User presence is the domain normally represented by instant messaging systems, and while libraries supporting presence have existed for Java for a while, presence isn't normally represented in J2EE. The application domain for user presence is large. The monitoring subsystem of a J2EE application requires presence information to effectively route reports and alerts to monitoring operators. VoIP applications such as call centers can forward calls to available users and voice mail can be automatically activated for users whose presence is marked as 'extended-away' or 'off line'. Workflow-based systems that assign tasks to users as part of a workflow execution (such as those used in banking operations or hosting provisioning operations) cannot be reasonably efficient without having at their disposal the presence state of their operators pool. Finally, help-desk applications require a real-time view of the available assistants. "Integrating Presence into J2EE Environments," by John Georgiadis, shows how to change this, by using OpenFire from Jive Software to provide XMPP support to a J2EE environment. Read Article
- Posted by: Joseph Ottinger
- Posted on: September 20 2007 09:33 EDT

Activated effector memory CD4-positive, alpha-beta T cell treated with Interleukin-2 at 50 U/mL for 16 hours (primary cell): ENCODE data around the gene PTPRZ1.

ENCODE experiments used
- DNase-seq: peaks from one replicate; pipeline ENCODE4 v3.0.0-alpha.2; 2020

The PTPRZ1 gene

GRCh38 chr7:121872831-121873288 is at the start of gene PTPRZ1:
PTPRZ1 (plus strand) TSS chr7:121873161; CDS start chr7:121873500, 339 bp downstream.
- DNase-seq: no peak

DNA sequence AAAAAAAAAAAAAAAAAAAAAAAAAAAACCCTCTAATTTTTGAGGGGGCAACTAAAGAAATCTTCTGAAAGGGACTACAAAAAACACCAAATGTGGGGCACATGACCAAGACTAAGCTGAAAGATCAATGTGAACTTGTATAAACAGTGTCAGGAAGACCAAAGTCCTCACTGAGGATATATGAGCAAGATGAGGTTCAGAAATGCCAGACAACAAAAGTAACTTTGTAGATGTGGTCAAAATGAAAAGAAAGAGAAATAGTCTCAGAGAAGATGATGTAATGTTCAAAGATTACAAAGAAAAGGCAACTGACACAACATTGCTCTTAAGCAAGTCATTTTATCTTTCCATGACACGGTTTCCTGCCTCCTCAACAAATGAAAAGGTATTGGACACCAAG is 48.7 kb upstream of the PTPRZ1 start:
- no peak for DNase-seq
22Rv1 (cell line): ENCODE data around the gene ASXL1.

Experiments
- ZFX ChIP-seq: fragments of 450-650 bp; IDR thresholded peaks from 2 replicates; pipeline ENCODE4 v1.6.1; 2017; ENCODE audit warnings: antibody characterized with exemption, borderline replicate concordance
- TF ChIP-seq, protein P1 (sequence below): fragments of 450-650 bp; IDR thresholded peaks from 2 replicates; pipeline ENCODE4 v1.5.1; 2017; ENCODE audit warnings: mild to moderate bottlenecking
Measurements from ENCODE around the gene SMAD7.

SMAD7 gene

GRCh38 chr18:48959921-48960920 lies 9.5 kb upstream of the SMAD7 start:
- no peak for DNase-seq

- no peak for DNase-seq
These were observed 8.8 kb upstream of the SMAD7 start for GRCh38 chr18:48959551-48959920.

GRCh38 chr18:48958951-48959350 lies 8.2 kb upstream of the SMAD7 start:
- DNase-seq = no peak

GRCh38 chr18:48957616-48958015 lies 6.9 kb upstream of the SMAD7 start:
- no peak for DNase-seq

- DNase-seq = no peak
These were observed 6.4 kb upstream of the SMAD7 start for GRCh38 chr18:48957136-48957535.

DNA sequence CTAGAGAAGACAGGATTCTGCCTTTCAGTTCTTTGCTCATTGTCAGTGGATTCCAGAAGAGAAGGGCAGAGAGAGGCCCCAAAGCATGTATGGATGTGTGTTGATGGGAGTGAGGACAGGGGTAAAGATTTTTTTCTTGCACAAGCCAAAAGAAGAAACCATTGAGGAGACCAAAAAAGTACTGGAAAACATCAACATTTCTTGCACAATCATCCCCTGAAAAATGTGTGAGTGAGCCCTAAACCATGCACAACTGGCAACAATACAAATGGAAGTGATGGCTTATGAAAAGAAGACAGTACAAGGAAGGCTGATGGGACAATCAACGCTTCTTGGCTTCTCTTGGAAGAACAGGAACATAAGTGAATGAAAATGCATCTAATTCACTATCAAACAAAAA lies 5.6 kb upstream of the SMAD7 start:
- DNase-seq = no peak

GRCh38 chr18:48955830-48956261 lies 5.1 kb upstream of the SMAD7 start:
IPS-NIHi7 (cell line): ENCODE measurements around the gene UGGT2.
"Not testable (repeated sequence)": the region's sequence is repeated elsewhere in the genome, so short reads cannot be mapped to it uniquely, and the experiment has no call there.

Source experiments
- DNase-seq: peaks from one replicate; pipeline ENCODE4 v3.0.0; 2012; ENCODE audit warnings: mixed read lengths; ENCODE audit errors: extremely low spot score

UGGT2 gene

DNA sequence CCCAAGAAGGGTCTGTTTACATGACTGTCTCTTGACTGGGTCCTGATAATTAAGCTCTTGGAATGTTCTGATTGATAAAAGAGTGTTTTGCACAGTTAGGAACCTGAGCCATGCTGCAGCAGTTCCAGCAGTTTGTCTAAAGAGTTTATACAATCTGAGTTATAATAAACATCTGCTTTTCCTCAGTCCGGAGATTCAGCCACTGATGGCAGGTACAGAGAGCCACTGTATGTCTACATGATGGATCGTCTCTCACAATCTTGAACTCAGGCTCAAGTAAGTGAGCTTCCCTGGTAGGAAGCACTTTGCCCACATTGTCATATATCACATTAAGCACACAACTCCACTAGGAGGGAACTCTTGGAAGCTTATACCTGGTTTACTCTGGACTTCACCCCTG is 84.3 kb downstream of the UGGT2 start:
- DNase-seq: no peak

- Re: Article: Integrating Presence into J2EE Environments by Matt Raible on September 24 2007 17:39 EDT
- xmpp and sip bc by James Lorenzen on September 25 2007 00:16 EDT
You might want to provide a link to the article. http://www.theserverside.com/tt/articles/article.tss?l=IntegratingPresenceJ2EEEnvironments
Great article: important, clear and practical. Now if you replace JMS with AMQP, you would have a totally protocol-centric language-neutral platform-independent architecture-of-the-future. Mik
I think this would fall right inline with the XMPP BC and the SIP BC we have developed under java.net.
I agree, JBI is the future. But in this situation presence change notification was needed for all XMPP users. By only using smack, the restrictions of XMPP on the dissemination of presence information cannot be overcome. In addition, the article tries to make 2 points: 1. How powerful the plugin mechanism of OpenFire is 2. In many cases, even after the introduction of new container types for J2EE, JMS remains a strong integration solution.